Earlier this season I was down at the marina tinkering with some maintenance projects on the boat when a buddy stopped by for a visit. Fisherman will grasp at any opportunity to talk shop so it didn’t take long before the tools were put aside and the conversation got around to fishing.
As is often to happen early in the year, we speculated as to what kind of fishing we were likely to expect during the coming season. I lectured on about DFO scientists, assessment formulas and Bering Sea trawl surveys and how it all pointed to an unfavourable scenario for dependable fishing. My friend, a local First Nations fisherman, nodded his head and listened politely.
After about thirty minutes of rambling, I realized that I’d commandeered the conversation entirely and finally asked what my buddy thought of the situation. He looked out to sea, to the sky, and finally towards the snow-capped mountains. In his usual soft spoken and contemplative manner, he explained that the First Nations elders always said that in years with a heavy snow pack the fishing will be good and that the fish will travel close to the beach.
“Interesting” I said. “Why is that do you think?”
“Because the elders said that’s the way it happens” he said.
Needless to say this year the fish have been plentiful and they have in fact been very close to the beach, with perhaps some of the best fishing we’ve seen in decades just a few minutes from the harbour all season long.
I sit through a lot of DFO meetings during the winter listening to allegedly intelligent scientists try and predict what’s best for this coast and our fisheries, but I have to tell you as the years go by its becoming more and more apparent that they have no idea what they’re talking about. That little pearl of wisdom from my buddy about the correlation between snow pack and salmon behaviour rung more true than the decades worth of DFO mumbo-jumbo that I’ve heard over the years.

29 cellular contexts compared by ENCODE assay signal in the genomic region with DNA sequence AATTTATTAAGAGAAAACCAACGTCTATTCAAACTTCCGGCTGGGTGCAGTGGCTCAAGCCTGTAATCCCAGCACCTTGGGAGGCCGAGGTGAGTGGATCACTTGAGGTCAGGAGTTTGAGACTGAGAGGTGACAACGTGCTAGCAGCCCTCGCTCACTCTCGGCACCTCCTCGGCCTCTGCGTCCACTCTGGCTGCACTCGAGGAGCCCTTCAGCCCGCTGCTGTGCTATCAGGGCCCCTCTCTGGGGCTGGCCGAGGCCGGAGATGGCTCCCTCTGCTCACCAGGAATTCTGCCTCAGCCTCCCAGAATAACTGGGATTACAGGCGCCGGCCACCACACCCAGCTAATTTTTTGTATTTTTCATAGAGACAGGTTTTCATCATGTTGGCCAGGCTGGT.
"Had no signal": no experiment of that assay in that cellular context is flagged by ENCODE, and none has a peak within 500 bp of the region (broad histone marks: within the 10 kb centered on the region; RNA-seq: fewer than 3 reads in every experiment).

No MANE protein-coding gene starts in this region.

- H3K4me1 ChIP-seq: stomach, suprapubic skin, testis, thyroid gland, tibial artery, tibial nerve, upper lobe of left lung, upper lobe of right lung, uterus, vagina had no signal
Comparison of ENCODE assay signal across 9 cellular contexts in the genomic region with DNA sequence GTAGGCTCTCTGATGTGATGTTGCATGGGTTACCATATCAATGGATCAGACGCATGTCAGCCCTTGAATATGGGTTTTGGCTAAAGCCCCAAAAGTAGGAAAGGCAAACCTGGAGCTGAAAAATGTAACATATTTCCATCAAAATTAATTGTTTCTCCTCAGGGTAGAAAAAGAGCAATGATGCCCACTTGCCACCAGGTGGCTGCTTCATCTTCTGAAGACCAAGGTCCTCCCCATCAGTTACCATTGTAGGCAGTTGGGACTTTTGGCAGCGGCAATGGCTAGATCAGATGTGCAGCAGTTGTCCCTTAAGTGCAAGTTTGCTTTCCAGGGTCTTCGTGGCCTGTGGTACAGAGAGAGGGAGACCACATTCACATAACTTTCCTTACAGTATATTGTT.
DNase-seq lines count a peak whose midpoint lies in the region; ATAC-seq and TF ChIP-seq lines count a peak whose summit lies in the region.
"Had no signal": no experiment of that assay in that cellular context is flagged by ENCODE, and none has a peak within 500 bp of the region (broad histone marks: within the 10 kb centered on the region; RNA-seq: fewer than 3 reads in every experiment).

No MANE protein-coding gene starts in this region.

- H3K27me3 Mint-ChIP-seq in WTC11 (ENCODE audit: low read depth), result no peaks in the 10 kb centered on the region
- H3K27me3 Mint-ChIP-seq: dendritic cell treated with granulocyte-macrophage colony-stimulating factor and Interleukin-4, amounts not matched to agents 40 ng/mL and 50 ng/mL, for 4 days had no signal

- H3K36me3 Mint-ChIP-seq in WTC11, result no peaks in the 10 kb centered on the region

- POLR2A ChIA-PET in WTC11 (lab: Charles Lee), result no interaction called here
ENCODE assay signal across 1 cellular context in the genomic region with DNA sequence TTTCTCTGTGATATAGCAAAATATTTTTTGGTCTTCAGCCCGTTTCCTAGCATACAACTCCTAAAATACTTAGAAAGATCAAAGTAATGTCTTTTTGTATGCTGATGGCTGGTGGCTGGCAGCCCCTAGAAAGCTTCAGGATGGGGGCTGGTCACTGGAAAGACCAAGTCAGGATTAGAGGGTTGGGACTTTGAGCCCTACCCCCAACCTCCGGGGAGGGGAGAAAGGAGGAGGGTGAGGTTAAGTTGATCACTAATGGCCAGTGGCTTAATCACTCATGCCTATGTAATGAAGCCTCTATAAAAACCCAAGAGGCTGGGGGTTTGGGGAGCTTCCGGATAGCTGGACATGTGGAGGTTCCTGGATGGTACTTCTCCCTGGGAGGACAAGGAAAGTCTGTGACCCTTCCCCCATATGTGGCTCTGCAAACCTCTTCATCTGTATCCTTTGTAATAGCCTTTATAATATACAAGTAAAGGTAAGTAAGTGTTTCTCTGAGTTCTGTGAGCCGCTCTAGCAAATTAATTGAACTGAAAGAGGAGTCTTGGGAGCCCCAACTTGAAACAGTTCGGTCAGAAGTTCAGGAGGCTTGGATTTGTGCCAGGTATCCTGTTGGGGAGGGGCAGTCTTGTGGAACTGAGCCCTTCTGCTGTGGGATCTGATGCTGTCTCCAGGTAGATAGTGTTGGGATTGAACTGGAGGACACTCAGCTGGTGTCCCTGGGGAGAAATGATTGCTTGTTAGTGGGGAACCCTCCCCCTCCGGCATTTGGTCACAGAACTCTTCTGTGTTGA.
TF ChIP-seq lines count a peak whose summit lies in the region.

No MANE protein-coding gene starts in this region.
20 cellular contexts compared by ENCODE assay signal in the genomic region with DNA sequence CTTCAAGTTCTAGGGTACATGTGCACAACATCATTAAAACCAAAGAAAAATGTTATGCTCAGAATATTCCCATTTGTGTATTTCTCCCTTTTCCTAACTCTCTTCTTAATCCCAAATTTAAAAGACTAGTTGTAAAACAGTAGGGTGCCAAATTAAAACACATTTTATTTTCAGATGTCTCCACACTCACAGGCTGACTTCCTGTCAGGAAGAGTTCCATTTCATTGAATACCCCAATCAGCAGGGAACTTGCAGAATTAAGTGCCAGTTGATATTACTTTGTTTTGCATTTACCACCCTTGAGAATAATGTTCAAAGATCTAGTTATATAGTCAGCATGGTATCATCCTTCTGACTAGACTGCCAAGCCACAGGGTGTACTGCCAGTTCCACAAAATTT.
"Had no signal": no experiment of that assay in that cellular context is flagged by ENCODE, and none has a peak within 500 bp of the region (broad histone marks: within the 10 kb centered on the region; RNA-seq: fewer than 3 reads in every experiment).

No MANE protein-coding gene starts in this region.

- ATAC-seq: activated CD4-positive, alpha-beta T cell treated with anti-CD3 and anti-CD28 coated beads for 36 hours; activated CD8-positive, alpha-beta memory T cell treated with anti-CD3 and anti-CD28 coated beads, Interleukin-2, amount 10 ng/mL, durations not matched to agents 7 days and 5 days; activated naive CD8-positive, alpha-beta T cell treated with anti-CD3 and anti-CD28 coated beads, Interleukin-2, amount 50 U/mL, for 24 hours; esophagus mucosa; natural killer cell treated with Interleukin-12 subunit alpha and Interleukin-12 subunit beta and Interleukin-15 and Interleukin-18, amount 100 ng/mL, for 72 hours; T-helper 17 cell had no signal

According to the elders, we have this winters snowpack to thank for the outstanding salmon fishing that we’ve all been enjoying this season. I can’t remember the last time that spots like Tree Island and Wilf or Gowlan Rocks have lit-up with massive schools of salmon which have provided incredible fishing for months on end. Lights out shallow water off-the-rocks fishing for salmon is something from a bygone era these past few years and it has been very enjoyable to revisit some of the glories of yesteryear this season.
With the prevalence of juvenile herring in our local waters this summer the lure of choice has been small 3”- 4” spoons fished one fathom behind a flasher. The Turd has still been producing as well on the tail end of the squid spawn, and some of the bigger fish this season have fallen to the squid imitations fished half a fathom behind flashers.
With the new halibut restrictions calling for the release of any fish over 115 centimetres, it has been a real challenge to find halibut under the legal maximum. That said, it’s still a ton of fun to practice catch and release on the larger fish which offer good sport for anglers looking to tangle with fish up to 150 pounds. Lingcod numbers have been down this season, but the anglers out there working for them have always produced decent catches. Remember that all yellow-eye must be released this season, so please ensure you have a reliable descending device onboard when fishing for halibut or bottom fish to ensure the healthy release of any unintended bycatch.
Be sure to check the regulations for area closures after August 1st. There are numerous regions within Clayoquot Sound that close down to all fishing for fin-fish, that includes Clifford Point, Sidney Inlet, etc. so be sure to keep a close eye on where you are fishing.
As August rolls on I’d expect that we will see a few runs of larger 5 year old chinook in the mix, and the arrival of big Northern coho to our local waters too. But realistically I have no idea what could happen. For the best advice take the time to get to know one of our local First Nation’s elders. If you get lucky they just might give you a pearl or two of wisdom and take it from me – it’s worth listening to.
– Captain Josh Temple